WHAT’S YOUR FAVORITE TRAVEL “HACK?”
|“Hack” is shorthand for a shortcut or a trick that can make your life easier. They can apply to any area of life, from cooking to cleaning to dining out. And, they are not only innovative approaches to tackling life’s challenges, but entertaining as well. We’ve taken a look around and come up with a list of hacks you can use when planning your next trip.
MAKE DO WITH WHAT YOU HAVE
If you cannot do any of the above tips, please come to the lab. You can schedule either a one on one with your phone or take one of our classes.
See you soon.
If you live in central Texas this is the best time of year. Indian Paint Brushes, Poppies and Bluebonnets to name a few are in abundance on the highways and in the pastures.
Even if you have hunted down the perfect flower last year, this years crop is different.
For poppies right now, Georgetown and Castroville are in full bloom. Tips on cameras- this one was taken with a phone. Get close, push your finger on the focus spot, wait and then either use a voice command or your ear buds to remotely take the snap.
Here are a few sightings from readers to a site called http://texas.wildflowersightings.org/sightings/202
- I-20 and Hwy 67 west to 408 – Duncanville, TX
- Just South of Waxahachie on 287 – Hillsboro, TX
- TX 16 between Fredericksburg and Llano – Willow City, TX
- Willow City Loop seems to be spotty at best
TX 16 is on fire according to a report on Facebook
- Roadsides just before Babyhead Mountain were covered with a mix of bluebonnets and paintbrush. This has expanded over the weekend to include all the way down to the intersection with CR-215.
- Farther south of Llano along Texas 16 to RR-1323 there are now numerous long stretches of roadside fairly covered with either bluebonnets or a mix.
- When you photograph flowers, shoot in Aperture Priority mode. This enables you to control your depth of field. When you’re shooting lots of wildflowers, you have two options: You can create a photograph where every flower is in sharp focus or where the flowers in front of the scene are in focus and the rest of the image is a dreamy blur.
- To create the first type of photograph, use a small aperture and focus one-third to halfway into the field of wildflowers. This ensures that the entire field of flowers will be in focus.
- Create a dreamy look by shooting with a large aperture (small f-stop number). Focus on the flowers nearest the camera, and the distant flowers will be a creamy blur.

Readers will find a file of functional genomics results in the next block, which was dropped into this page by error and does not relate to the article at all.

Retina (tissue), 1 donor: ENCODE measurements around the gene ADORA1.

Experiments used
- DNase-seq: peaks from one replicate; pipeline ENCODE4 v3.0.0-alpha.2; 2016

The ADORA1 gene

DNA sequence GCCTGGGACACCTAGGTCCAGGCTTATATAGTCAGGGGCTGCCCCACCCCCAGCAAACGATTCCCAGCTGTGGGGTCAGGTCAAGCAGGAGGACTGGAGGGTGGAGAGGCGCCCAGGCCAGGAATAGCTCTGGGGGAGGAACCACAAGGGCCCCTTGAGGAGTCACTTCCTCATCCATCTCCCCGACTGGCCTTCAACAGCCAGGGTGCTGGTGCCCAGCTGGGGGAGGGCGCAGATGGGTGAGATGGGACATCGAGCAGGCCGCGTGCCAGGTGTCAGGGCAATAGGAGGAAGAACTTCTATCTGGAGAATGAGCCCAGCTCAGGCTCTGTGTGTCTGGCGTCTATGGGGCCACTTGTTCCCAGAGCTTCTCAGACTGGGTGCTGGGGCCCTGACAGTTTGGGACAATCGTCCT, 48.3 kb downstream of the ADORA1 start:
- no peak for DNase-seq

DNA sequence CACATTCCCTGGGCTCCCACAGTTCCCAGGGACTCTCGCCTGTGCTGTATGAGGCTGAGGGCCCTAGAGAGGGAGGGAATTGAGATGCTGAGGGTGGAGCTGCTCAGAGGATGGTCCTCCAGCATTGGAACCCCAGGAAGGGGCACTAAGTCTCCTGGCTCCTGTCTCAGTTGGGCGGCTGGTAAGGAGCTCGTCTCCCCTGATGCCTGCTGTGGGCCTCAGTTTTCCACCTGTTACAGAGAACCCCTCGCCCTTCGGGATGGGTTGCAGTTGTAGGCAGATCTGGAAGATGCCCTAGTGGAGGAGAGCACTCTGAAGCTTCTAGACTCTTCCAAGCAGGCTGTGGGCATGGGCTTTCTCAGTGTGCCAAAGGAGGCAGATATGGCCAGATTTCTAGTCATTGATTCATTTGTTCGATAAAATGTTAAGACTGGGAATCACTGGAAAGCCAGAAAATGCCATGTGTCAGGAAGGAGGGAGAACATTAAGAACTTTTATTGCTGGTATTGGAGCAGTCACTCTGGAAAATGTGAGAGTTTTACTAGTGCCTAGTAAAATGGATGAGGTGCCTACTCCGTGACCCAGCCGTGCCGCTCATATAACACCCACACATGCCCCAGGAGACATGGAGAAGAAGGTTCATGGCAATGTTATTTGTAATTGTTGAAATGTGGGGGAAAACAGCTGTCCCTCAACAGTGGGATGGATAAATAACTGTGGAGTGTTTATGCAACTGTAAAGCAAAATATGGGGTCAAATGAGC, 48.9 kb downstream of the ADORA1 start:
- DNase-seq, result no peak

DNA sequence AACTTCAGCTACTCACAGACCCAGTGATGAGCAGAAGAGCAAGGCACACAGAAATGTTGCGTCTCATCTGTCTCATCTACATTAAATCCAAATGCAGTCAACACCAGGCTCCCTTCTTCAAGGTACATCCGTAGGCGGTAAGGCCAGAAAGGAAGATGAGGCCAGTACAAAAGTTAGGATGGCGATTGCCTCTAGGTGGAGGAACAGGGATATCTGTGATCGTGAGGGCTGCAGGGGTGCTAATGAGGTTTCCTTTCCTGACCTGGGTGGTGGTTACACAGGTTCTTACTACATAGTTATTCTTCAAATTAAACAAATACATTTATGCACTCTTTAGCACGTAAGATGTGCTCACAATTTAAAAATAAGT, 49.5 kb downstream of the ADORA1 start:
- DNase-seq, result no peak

- Use a fast shutter speed as the wind is always blowing and you can stop the action.
- Bring a prop.
Or better yet, take a seminar in the Shooting of Wildflowers on
See you in class after you go out and about and enjoy our spring.
It’s official. Straight from the Google Blog on November 10, 2015. You can now navigate and search the real world…online and off.
Roughly 60 percent of the world is without Internet today, and even where online access is available, it can still be spotty. That means that quick and easy access to information is still not possible for a majority of the population. This is a huge problem, especially as people attempt to navigate and explore the world around them, so Google Maps is taking steps to help people across the globe find directions and get where they’re going, even when they don’t have an Internet connection.
Now you can download an area of the world to your phone, and the next time you find there’s no connectivity—whether it’s a country road or an underground parking garage—Google Maps will continue to work seamlessly. Whereas before you could simply view an area of the map offline, now you can get turn-by-turn driving directions, search for specific destinations, and find useful information about places, like hours of operation, contact information or ratings.
You can download an area by searching for a city, county or country, for instance, and tapping “Download” on the resulting place sheet, or by going to “Offline Areas” in the Google Maps menu and tapping on the “+” button.
Once downloaded, Google Maps will move into offline mode automatically when it recognizes you’re in a location with spotty service or no connectivity at all. When a connection is found, it will switch back online so you can easily access the full version of Maps, including live traffic conditions for your current route.
By default, we’ll only download areas to your device when you are on a Wi-Fi connection to prevent large data fees.
Google first previewed these new capabilities during Google I/O in May, and they’re gradually rolling out the first set of these improvements with the latest version of Google Maps on Android (coming soon to iOS). Over time, they’ll be introducing even more offline features to help you find your way—even when you can’t find a connection.
Posted by Amanda Bishop, Product Manager for Google.
Re-posted for all our seniors at AGE Computer Lab who spend time traveling the world with their phones.